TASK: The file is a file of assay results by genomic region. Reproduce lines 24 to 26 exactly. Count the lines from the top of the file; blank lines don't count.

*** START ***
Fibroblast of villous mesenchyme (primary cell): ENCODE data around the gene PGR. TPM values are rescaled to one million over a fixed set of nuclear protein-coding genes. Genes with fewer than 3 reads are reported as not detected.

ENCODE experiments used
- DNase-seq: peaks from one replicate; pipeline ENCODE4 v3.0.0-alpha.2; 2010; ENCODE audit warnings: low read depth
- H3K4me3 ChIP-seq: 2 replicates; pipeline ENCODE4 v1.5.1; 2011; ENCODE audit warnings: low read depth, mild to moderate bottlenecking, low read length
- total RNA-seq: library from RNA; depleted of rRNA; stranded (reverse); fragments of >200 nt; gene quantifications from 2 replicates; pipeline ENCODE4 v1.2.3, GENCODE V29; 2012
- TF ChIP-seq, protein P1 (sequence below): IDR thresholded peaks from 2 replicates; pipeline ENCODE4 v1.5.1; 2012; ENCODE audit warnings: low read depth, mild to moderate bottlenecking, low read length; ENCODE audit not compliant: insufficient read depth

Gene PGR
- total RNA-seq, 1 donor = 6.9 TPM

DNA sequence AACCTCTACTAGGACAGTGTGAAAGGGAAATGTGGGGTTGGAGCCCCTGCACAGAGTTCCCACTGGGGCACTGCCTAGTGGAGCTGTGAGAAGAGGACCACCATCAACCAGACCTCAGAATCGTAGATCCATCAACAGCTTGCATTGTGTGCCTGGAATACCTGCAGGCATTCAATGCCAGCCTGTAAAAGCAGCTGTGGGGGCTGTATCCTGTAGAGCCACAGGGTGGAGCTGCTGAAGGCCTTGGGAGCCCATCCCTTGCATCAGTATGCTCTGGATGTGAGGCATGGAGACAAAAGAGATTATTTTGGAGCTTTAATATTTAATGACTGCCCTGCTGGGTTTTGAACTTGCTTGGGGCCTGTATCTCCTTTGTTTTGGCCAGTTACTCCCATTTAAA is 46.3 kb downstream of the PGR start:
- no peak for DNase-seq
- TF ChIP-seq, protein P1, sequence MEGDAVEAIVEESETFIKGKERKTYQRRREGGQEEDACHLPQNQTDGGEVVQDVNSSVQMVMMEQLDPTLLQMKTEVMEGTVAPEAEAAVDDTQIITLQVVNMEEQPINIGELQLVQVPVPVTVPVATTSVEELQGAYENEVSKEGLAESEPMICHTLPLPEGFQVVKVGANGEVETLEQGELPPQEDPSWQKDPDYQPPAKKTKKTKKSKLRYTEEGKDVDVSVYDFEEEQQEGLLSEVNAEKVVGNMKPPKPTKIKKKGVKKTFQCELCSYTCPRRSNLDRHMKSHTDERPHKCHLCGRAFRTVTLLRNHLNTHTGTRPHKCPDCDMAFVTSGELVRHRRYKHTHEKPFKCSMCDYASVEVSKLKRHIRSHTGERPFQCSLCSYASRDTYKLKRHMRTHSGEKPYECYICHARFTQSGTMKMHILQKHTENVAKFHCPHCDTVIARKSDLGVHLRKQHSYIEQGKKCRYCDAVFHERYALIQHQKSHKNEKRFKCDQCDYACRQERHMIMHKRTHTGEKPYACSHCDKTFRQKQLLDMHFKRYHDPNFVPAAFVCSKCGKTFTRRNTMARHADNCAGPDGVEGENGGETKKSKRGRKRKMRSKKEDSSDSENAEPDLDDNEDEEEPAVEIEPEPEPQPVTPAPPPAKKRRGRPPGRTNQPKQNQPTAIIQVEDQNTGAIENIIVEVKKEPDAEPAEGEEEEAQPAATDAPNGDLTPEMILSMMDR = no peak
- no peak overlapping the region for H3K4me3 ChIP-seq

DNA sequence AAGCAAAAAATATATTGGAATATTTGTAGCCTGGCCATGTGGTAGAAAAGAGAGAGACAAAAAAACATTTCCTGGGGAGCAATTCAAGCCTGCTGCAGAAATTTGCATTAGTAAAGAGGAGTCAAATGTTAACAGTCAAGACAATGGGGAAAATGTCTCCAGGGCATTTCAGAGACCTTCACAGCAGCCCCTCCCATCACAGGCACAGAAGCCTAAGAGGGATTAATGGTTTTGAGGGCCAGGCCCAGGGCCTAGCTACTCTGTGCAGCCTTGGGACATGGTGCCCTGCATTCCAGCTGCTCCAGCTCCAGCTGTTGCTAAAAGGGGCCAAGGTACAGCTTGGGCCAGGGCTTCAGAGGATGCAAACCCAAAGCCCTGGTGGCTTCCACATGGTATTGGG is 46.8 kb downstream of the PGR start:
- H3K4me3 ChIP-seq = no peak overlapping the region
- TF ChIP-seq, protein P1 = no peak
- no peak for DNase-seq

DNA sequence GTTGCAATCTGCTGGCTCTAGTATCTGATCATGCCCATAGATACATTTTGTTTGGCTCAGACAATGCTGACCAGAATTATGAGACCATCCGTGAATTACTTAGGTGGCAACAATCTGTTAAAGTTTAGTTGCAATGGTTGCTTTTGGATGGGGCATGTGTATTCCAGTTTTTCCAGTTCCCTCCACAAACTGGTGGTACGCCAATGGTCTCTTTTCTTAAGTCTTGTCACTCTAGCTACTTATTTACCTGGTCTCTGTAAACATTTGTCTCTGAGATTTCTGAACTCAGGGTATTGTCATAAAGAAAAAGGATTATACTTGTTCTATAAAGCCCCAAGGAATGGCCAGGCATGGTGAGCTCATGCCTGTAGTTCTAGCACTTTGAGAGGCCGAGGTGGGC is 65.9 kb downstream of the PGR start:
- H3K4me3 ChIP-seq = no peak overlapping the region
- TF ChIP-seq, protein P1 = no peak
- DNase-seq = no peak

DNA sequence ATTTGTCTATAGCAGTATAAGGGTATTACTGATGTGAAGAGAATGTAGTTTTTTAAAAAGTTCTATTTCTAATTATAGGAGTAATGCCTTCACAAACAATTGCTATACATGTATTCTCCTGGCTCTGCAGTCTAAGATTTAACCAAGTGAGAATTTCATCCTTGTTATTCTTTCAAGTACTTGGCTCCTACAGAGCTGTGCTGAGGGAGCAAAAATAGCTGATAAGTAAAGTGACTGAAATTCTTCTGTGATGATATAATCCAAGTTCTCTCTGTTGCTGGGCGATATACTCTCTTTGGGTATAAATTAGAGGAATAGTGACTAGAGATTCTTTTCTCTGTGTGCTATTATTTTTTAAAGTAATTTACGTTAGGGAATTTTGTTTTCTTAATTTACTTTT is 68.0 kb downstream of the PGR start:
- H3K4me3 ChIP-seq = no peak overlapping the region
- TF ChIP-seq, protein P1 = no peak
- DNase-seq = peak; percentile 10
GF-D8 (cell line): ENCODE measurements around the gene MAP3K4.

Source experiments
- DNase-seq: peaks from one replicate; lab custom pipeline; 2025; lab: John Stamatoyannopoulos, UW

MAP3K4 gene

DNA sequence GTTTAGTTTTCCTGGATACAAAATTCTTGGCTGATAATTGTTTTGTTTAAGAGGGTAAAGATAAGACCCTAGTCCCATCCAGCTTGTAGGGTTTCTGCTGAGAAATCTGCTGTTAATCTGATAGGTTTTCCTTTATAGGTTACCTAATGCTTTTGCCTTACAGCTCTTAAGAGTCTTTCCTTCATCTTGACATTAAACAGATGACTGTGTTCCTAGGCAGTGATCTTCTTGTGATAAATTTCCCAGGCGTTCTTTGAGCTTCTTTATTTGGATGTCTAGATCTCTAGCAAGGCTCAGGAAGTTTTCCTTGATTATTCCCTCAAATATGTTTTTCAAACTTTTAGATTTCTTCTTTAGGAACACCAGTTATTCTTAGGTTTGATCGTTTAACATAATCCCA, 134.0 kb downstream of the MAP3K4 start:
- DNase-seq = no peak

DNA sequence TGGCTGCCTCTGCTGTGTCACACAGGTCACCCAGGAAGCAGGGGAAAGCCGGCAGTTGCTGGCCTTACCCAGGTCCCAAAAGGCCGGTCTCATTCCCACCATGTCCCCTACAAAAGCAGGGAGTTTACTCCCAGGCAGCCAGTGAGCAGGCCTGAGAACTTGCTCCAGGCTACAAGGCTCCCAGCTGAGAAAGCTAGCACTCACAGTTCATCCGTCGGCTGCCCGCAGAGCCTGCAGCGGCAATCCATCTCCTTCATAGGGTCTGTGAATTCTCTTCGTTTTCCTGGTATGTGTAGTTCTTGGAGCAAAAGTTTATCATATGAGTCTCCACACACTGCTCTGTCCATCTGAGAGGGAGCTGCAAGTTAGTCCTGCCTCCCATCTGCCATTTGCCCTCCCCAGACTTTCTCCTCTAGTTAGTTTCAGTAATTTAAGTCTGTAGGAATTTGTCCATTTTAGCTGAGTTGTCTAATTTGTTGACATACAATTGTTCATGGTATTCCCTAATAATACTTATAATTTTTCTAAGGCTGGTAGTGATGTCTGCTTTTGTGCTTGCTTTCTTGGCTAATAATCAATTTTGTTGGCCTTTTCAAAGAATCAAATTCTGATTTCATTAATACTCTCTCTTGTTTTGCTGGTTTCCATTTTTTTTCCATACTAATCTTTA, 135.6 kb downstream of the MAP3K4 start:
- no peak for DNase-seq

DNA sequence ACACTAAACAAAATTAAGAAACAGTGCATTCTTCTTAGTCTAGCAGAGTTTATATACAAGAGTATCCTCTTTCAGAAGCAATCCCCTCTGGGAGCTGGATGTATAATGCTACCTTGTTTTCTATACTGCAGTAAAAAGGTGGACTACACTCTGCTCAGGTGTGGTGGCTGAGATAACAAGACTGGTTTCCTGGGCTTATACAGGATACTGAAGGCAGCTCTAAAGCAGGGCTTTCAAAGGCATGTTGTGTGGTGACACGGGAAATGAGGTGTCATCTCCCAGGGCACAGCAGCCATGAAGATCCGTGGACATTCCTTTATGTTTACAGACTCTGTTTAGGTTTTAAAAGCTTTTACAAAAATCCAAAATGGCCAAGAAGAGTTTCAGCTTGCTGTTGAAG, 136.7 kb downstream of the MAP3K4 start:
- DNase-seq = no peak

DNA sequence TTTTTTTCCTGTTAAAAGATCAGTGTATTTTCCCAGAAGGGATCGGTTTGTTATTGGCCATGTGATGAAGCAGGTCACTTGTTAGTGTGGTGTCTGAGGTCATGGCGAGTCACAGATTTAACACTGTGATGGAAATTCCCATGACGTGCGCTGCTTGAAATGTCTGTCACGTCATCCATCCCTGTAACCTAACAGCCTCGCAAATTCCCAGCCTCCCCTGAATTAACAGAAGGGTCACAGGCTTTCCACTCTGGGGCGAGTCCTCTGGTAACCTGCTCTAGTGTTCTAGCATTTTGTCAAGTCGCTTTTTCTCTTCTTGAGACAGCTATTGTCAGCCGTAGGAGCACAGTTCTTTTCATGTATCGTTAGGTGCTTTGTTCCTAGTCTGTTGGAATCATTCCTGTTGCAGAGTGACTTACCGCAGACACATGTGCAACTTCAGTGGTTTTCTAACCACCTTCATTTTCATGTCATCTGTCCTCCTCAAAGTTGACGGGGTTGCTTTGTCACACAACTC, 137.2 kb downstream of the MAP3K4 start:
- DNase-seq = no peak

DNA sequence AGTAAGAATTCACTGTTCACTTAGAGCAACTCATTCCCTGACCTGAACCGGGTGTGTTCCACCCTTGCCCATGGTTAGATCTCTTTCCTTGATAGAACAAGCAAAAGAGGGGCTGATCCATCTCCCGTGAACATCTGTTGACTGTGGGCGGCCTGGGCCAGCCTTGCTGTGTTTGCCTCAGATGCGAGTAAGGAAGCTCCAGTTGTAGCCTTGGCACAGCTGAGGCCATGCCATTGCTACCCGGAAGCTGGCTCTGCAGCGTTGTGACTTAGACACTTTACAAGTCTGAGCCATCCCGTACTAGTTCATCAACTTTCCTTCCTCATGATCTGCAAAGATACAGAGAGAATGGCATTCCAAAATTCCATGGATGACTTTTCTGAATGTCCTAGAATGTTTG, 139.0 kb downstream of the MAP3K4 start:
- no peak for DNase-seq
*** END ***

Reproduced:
- DNase-seq = peak; percentile 10
GF-D8 (cell line): ENCODE measurements around the gene MAP3K4.

Source experiments